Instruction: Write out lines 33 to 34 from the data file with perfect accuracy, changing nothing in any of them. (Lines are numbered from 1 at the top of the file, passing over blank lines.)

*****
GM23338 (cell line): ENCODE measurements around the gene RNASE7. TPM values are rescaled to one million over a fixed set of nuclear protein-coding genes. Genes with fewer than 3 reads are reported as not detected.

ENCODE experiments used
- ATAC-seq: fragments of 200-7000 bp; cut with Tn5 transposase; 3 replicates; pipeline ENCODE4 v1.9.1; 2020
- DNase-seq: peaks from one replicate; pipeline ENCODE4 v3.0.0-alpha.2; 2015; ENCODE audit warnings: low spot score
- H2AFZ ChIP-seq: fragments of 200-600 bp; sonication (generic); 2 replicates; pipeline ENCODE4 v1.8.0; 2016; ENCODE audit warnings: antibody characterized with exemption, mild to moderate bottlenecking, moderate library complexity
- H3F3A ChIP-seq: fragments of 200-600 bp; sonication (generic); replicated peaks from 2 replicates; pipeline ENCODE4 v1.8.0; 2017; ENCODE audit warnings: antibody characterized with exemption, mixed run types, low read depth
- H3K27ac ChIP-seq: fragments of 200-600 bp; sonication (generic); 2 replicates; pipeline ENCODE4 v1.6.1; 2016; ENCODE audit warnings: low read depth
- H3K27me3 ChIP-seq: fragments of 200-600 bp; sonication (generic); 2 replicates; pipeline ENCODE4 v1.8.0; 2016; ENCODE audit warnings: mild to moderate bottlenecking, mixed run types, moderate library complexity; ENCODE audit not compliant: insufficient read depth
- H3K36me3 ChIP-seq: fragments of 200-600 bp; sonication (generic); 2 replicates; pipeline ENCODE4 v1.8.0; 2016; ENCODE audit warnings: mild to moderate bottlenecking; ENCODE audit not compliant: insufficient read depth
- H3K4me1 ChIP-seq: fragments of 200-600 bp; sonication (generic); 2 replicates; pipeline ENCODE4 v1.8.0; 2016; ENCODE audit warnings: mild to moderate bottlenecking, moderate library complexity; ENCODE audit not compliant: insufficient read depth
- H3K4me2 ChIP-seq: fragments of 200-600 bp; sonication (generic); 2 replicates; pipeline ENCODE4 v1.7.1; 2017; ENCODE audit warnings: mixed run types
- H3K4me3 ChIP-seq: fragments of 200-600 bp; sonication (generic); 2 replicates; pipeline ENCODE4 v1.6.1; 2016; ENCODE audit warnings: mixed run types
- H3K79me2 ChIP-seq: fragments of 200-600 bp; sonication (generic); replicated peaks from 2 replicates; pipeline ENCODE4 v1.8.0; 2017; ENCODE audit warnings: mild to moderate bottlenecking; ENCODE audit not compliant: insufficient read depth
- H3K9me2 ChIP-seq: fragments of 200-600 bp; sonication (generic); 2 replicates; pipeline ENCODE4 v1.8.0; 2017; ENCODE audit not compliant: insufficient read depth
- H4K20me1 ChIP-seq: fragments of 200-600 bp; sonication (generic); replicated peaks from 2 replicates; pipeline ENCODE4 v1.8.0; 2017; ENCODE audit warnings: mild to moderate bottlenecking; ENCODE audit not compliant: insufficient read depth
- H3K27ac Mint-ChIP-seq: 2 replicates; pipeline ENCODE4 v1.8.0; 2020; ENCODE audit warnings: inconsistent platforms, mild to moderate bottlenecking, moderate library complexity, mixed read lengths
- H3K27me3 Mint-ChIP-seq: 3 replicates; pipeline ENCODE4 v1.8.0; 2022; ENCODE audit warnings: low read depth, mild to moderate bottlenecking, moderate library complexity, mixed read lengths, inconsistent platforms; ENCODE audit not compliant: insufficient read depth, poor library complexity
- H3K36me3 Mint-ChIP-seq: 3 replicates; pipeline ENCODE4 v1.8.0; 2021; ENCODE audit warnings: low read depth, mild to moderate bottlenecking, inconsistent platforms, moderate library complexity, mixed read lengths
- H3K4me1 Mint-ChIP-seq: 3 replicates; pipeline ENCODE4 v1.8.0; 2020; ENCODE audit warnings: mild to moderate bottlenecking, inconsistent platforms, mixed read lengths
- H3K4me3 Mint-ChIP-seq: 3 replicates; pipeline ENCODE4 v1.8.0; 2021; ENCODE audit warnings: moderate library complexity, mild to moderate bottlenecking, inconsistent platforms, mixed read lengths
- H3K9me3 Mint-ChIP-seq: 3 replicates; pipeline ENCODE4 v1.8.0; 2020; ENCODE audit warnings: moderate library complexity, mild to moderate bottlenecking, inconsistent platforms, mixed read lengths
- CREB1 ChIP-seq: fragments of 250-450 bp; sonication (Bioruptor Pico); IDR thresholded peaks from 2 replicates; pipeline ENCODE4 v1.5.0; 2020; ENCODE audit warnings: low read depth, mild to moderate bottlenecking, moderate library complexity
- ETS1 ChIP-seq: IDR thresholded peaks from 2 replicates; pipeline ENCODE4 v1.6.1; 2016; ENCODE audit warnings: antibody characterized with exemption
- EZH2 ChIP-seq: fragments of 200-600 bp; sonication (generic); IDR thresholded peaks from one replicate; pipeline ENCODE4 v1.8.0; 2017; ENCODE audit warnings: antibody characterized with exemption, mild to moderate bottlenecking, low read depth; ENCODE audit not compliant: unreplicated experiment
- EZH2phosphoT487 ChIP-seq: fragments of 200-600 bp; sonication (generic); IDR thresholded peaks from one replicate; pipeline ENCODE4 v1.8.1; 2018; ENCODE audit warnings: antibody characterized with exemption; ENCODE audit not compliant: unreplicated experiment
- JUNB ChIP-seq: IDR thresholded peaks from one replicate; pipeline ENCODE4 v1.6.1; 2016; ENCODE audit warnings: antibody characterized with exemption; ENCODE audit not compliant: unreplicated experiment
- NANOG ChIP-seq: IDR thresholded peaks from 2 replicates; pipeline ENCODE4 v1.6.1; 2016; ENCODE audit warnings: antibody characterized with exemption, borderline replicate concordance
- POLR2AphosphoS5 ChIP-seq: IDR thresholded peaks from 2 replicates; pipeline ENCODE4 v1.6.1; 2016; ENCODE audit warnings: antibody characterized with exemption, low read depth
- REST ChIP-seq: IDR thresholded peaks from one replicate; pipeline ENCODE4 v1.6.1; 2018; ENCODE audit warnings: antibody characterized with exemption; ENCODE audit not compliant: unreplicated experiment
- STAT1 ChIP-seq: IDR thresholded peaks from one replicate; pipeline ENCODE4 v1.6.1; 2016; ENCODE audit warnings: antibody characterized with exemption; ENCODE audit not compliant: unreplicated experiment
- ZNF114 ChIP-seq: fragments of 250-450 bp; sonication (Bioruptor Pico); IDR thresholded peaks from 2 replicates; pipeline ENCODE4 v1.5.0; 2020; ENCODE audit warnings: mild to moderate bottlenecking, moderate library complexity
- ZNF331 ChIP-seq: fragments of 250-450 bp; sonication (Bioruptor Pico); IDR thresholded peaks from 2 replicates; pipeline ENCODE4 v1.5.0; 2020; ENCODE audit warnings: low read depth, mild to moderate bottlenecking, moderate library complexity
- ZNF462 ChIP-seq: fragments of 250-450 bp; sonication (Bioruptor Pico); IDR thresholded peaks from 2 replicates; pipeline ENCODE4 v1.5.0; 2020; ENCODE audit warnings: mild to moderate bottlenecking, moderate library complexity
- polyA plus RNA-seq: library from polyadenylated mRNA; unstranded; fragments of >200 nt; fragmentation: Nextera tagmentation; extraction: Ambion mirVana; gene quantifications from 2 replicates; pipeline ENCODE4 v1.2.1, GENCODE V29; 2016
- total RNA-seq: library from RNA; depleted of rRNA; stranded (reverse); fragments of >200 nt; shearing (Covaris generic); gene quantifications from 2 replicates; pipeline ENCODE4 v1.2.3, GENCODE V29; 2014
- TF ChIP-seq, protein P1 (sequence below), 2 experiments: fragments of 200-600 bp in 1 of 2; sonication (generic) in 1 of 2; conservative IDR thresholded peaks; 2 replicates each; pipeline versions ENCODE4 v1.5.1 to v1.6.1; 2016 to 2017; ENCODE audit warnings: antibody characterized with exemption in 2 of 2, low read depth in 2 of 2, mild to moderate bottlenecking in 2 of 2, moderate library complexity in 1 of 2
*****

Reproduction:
- ZNF462 ChIP-seq: fragments of 250-450 bp; sonication (Bioruptor Pico); IDR thresholded peaks from 2 replicates; pipeline ENCODE4 v1.5.0; 2020; ENCODE audit warnings: mild to moderate bottlenecking, moderate library complexity
- polyA plus RNA-seq: library from polyadenylated mRNA; unstranded; fragments of >200 nt; fragmentation: Nextera tagmentation; extraction: Ambion mirVana; gene quantifications from 2 replicates; pipeline ENCODE4 v1.2.1, GENCODE V29; 2016